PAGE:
Built in about 1845, the Long House Granary housed wheat and grains on the second floor and 4 low openings on the southwest side served as entrances to hog runs for the pigs. A wooden fence would have kept the livestock from going near the Dairy.
John and Eliza Ridgely, the third owners, had this building constructed out of stone to minimize the threat of fire and reduce periodic maintenance. Their rebuilding efforts at the Home Farm and Slave Quarters followed the pattern of the Ferme Ornee (ornamental farm) style they had seen on a grand tour of Europe taken in the 1840s. The addition of ornamental trim work, false chimneys, like the one on the roof of the Hampton Dairy, and stonework created a visually appealling scene from the vantage point of the mansion for the Ridgelys and their guests.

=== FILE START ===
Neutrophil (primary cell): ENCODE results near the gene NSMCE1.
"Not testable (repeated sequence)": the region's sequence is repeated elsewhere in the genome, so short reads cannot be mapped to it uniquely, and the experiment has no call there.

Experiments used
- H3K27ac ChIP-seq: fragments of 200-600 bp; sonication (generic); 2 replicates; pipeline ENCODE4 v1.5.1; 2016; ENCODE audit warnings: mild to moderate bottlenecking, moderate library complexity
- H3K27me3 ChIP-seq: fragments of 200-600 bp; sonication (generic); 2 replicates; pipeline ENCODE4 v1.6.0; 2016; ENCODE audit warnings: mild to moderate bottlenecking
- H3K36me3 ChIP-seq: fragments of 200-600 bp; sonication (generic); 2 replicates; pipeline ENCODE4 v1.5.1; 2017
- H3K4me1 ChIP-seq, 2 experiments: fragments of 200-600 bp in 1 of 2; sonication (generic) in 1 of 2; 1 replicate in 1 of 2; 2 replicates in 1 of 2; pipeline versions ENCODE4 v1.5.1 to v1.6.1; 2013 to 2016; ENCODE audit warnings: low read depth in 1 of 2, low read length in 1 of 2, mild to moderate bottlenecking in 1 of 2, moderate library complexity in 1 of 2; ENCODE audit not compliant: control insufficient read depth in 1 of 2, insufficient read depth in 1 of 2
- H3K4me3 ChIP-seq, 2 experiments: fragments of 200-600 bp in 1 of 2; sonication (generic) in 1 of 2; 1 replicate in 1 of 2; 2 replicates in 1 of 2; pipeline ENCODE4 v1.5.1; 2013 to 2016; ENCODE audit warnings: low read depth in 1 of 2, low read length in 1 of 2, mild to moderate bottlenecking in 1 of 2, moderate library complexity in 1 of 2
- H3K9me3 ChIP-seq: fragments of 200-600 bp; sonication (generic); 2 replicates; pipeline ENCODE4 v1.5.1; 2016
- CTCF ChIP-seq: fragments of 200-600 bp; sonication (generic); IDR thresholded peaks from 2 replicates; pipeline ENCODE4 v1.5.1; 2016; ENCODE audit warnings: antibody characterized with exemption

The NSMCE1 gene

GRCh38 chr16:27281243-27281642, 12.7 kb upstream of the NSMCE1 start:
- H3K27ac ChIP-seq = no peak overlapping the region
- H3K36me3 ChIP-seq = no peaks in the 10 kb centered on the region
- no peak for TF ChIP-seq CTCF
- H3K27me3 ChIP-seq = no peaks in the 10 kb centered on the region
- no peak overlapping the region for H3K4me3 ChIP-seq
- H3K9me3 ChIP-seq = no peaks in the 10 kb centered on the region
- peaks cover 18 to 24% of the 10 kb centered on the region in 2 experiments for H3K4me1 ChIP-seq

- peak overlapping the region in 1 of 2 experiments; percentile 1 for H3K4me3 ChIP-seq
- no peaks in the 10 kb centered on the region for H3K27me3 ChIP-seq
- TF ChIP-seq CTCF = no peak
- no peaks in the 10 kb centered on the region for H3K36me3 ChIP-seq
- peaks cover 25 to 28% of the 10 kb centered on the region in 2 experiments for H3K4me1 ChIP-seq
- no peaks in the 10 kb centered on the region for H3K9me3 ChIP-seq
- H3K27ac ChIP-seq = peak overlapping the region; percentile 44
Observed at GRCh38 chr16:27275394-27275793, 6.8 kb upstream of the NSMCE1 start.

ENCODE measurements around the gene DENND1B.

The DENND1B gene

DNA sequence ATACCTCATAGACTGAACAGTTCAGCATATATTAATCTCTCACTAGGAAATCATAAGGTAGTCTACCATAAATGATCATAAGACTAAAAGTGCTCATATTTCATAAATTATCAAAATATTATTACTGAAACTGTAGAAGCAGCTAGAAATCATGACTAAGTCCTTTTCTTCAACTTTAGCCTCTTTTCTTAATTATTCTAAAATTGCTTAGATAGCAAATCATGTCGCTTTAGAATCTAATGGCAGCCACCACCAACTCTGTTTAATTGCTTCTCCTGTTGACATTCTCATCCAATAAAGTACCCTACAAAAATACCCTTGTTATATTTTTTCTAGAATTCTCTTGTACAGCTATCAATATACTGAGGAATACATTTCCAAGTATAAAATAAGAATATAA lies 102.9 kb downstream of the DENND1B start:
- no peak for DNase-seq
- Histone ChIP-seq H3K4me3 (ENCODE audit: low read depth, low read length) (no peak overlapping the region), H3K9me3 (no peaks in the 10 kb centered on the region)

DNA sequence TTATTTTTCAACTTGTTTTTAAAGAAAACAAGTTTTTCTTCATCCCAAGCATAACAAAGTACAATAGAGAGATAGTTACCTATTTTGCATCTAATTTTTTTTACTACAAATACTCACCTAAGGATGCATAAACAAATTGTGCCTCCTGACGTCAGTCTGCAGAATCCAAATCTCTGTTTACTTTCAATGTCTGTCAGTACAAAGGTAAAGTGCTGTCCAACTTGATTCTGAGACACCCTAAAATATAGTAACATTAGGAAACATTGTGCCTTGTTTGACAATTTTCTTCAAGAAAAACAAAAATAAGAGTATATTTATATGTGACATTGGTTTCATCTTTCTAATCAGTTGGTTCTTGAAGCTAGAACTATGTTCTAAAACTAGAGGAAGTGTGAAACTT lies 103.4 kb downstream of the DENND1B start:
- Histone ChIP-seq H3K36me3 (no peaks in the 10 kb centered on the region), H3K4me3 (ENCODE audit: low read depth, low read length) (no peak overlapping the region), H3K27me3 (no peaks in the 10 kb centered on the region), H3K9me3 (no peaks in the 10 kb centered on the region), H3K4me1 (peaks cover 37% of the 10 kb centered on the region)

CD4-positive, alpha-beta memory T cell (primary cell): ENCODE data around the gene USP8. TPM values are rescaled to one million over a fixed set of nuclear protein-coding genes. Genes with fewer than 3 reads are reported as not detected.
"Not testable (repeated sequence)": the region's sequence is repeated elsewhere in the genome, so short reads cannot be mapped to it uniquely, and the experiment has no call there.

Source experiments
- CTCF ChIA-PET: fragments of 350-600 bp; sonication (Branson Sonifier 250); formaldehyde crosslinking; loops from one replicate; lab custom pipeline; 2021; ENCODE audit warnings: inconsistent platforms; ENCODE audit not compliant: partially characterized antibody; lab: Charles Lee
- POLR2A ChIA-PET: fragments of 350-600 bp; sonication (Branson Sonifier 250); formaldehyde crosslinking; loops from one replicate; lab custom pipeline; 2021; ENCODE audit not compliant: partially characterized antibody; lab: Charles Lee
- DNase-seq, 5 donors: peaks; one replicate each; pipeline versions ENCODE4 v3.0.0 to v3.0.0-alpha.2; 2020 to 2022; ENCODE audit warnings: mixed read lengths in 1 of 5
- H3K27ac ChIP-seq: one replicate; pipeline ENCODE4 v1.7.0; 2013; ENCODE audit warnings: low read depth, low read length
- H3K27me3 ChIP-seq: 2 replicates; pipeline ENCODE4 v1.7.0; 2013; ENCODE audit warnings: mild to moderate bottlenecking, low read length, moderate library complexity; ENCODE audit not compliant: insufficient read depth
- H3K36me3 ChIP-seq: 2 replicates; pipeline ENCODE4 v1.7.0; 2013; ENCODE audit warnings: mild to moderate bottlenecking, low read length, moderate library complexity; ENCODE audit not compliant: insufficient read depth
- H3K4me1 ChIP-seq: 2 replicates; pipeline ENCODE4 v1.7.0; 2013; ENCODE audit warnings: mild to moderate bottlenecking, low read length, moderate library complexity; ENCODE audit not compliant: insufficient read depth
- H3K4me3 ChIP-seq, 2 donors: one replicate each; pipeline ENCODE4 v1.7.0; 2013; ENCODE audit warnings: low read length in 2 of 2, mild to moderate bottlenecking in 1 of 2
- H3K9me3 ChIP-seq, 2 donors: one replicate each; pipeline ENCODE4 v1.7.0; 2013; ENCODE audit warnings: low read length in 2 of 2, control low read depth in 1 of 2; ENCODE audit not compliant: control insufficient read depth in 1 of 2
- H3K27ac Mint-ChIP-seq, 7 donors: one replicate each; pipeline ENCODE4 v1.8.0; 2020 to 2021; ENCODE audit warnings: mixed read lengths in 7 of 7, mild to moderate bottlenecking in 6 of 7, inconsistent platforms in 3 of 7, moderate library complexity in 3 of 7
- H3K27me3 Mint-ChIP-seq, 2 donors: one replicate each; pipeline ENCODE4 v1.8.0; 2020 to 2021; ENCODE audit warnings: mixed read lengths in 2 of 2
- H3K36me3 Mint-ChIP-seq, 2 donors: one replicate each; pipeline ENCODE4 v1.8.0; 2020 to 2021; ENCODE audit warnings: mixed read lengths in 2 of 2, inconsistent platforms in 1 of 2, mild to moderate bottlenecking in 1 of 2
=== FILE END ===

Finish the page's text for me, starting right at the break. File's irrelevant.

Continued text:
Although ease of maintenance and aesthetics were the reasons the Stone Slave Quarters were larger and better constructed than so many across the southern plantations, nothing could disguise the grim injustices of slavery from the people who experienced it.
Read about Jim Pratt to learn about a man who endured the injustices of slavery, sought his freedom and later worked as a paid laborer at Hampton.